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Reimagining how computers are designed: U-M leads new $32M center

ANN ARBOR—As the computing industry struggles to maintain its historically rapid pace of innovation, a new, $32 million center based at the University of Michigan aims to streamline and democratize the design and manufacturing of next-generation computing systems.

The Center for Applications Driving Architectures, or ADA, will develop a transformative, "plug-and-play" ecosystem to encourage a flood of fresh ideas in computing frontiers such as autonomous control, robotics and machine-learning.

Today, analysts worry that the industry is stagnating, caught between physical limits to the size of silicon transistors and the skyrocketing costs and complexity of system design.

"The electronic industry is facing many challenges going forward, and we stand a much better chance of solving these problems if we can make hardware design more accessible to a large pool of talent," said Valeria Bertacco, an Arthur F. Thurnau professor of computer science and engineering at U-M and director of the ADA Center. "We want to make it possible for anyone with motivation and a good idea to build novel high-performance computing systems."

The center is a five-year project that's led by U-M and includes researchers from a total of seven universities, pending final contracts: Harvard University, MIT, Stanford University, Princeton University, University of Illinois and University of Washington.

ADA is funded by a consortium that is led by the Semiconductor Research Corporation and includes the Defense Advanced Research Projects Agency. The center is one of six new centers recently announced as part of the Joint University Microelectronics Program, organized by the Semiconductor Research Corporation.

ADA aims to democratize the development and deployment of advanced computing systems in several ways: It will develop a modular approach to system hardware and software design, where applications' internal algorithms are mapped to highly efficient and reusable accelerated hardware components. This faster and more effective approach will require that the entire design framework—from system software to architecture to design tools—be reimagined and rebuilt.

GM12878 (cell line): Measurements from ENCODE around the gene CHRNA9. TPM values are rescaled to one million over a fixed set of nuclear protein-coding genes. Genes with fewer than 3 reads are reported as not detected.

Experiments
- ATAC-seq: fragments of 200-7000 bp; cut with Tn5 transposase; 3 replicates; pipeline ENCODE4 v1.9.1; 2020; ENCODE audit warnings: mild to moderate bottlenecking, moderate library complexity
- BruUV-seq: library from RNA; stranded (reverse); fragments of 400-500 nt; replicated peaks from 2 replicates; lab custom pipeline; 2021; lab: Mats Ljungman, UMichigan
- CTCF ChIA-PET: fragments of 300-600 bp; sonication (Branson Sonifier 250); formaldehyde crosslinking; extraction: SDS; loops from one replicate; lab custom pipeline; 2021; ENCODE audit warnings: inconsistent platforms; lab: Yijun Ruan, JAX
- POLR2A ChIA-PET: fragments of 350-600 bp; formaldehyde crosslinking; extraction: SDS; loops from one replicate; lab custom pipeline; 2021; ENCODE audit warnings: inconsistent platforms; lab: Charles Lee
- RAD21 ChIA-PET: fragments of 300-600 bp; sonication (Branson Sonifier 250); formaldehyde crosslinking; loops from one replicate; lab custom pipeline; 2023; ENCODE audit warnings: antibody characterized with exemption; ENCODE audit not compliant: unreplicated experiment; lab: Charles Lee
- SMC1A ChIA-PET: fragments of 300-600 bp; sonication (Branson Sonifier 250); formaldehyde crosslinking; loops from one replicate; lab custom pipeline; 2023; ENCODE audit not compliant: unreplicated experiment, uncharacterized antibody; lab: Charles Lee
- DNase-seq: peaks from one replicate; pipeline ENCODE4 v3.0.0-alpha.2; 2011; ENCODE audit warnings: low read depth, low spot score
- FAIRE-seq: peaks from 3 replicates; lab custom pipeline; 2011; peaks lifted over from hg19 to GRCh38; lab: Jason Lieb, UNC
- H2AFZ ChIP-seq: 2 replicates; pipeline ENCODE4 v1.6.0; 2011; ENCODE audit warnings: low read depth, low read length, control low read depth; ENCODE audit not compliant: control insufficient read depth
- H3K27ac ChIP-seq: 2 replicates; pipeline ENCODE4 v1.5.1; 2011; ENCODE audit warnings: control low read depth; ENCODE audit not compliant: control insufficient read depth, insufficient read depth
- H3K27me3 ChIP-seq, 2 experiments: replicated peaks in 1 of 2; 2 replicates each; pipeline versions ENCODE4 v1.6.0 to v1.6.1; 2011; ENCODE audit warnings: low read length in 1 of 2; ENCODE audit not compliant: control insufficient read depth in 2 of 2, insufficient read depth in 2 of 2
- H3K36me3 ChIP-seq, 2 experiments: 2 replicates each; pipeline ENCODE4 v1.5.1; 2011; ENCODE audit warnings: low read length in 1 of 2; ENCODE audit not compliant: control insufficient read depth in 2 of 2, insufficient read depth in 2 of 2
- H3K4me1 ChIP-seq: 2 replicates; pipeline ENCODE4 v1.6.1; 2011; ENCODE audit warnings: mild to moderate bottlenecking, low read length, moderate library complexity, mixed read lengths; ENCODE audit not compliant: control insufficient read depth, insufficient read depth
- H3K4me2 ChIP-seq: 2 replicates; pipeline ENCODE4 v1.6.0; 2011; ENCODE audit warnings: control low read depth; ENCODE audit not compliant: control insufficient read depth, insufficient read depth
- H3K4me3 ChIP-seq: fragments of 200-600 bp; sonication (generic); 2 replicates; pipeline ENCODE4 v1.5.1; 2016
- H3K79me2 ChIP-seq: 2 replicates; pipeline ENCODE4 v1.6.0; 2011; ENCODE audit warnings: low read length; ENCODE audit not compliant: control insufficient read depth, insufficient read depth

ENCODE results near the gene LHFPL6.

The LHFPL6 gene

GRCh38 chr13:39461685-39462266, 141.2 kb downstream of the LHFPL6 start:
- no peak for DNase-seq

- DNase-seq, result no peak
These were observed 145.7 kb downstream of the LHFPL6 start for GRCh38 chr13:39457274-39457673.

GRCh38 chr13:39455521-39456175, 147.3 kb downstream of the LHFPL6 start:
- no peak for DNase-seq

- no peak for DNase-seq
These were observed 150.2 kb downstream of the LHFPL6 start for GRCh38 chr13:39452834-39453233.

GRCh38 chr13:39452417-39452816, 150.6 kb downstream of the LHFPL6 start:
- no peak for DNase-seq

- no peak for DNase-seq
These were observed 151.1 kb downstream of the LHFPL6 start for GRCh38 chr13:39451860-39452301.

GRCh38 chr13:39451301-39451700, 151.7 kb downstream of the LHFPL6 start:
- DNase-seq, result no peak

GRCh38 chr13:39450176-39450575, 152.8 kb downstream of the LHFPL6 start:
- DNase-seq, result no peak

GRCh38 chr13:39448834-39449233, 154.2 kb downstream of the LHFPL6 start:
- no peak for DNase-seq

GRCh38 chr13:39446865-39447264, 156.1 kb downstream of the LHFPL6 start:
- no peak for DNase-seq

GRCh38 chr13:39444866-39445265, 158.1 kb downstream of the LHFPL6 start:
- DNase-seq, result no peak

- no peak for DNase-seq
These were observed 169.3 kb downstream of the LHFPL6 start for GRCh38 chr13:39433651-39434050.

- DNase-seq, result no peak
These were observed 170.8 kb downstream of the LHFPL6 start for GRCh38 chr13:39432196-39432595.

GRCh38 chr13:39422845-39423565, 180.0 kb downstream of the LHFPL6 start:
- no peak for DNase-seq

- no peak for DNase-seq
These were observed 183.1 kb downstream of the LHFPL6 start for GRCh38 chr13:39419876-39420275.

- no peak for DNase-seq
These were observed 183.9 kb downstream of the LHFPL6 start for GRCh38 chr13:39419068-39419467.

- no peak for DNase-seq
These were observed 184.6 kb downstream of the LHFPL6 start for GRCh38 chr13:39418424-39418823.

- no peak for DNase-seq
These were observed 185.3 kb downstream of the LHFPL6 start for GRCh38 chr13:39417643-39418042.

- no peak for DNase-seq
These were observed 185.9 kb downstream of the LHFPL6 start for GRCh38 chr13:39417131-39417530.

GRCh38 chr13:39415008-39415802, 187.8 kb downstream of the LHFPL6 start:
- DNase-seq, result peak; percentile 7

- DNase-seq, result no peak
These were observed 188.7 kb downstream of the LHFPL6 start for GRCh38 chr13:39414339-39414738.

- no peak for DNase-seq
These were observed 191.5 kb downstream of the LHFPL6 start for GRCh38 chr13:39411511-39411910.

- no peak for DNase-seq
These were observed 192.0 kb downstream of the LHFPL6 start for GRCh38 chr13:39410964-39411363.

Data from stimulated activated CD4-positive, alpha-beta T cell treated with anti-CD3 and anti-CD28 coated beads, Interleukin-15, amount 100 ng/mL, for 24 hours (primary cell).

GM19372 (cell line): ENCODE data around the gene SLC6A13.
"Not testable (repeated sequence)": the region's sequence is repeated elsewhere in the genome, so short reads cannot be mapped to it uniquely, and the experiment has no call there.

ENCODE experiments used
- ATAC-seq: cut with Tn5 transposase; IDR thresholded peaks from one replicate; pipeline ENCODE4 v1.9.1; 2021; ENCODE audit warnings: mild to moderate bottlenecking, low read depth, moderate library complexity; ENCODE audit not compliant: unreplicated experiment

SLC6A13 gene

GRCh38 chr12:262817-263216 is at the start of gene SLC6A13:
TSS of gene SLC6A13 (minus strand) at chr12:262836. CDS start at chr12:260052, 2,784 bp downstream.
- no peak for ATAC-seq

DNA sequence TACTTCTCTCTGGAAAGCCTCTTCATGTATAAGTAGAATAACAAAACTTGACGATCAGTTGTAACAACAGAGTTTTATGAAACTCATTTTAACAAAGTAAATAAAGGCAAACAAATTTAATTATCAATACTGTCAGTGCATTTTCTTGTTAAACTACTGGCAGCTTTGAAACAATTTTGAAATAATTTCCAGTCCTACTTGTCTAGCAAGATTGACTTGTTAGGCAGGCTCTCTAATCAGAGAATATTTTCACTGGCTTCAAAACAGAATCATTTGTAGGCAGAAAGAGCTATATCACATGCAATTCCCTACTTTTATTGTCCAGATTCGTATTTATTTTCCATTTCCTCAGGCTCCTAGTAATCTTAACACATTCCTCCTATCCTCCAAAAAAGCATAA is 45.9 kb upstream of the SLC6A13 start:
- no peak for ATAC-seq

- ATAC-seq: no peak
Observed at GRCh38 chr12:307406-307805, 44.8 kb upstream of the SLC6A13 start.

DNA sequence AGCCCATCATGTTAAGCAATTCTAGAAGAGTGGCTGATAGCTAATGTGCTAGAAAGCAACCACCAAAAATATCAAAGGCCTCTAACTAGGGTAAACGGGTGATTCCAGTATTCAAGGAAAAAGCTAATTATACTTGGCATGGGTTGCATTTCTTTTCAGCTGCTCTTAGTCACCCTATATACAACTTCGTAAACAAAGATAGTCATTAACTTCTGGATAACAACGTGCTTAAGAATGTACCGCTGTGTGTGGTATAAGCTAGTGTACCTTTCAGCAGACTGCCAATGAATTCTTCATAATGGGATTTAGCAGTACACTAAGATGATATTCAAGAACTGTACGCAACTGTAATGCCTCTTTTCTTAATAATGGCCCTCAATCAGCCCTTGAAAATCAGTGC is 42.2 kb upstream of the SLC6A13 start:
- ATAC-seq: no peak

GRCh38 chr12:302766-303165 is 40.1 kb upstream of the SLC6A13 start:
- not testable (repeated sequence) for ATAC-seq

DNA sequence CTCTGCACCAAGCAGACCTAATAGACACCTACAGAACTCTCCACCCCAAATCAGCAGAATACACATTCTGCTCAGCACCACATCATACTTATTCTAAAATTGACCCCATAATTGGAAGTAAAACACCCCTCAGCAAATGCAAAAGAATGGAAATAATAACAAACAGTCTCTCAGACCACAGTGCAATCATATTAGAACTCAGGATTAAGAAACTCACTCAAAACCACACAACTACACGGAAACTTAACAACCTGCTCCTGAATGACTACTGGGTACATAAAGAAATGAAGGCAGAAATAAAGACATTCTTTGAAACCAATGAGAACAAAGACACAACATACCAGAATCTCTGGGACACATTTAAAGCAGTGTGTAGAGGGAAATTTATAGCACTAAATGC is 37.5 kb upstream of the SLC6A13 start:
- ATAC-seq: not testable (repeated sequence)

"You shouldn't need a Ph.D. to design new computing systems," Bertacco said. "Five years from now, I'd like to see freshly minted college grads doing hardware startups."

Computing has had a monumental impact on society, but the path forward is uncertain. Researchers are looking for creative approaches to extend the utility of traditional silicon beyond the Moore's Law era, a long-standing but waning trend in which chips become cheaper to manufacture, and more powerful, each year.

ADA researchers see customized silicon for specific applications—like chips optimized for image search or data analytics—as a promising approach. But the biggest industrial customized silicon successes to date, such as smartphone systems-on-a-chip or graphics processing units, have required the immense resources of large, deeply integrated, vertical design teams. ADA's goal is to change that. The center is organized into three themes:

"This is a daring and progressive approach to system design that stands to revolutionize the computing industry," said Alec Gallimore, who is the Robert J. Vlasic Dean of Engineering, the Richard F. and Eleanor A. Towner Professor, an Arthur F. Thurnau Professor, and a professor both of aerospace engineering and of applied physics. "The work of this new center will empower generations of engineers and computer scientists to design and build the systems that can bring their ideas to life."

DARPA and the Semiconductor Research Corporation will contribute $27.5 million to this project, with the remaining funds provided by the participating institutions. The Semiconductor Research Corporation is a global, high technology-based consortium that serves as a crossroads of collaboration between technology companies, academia, government agencies, and SRC's engineers and scientists.

 

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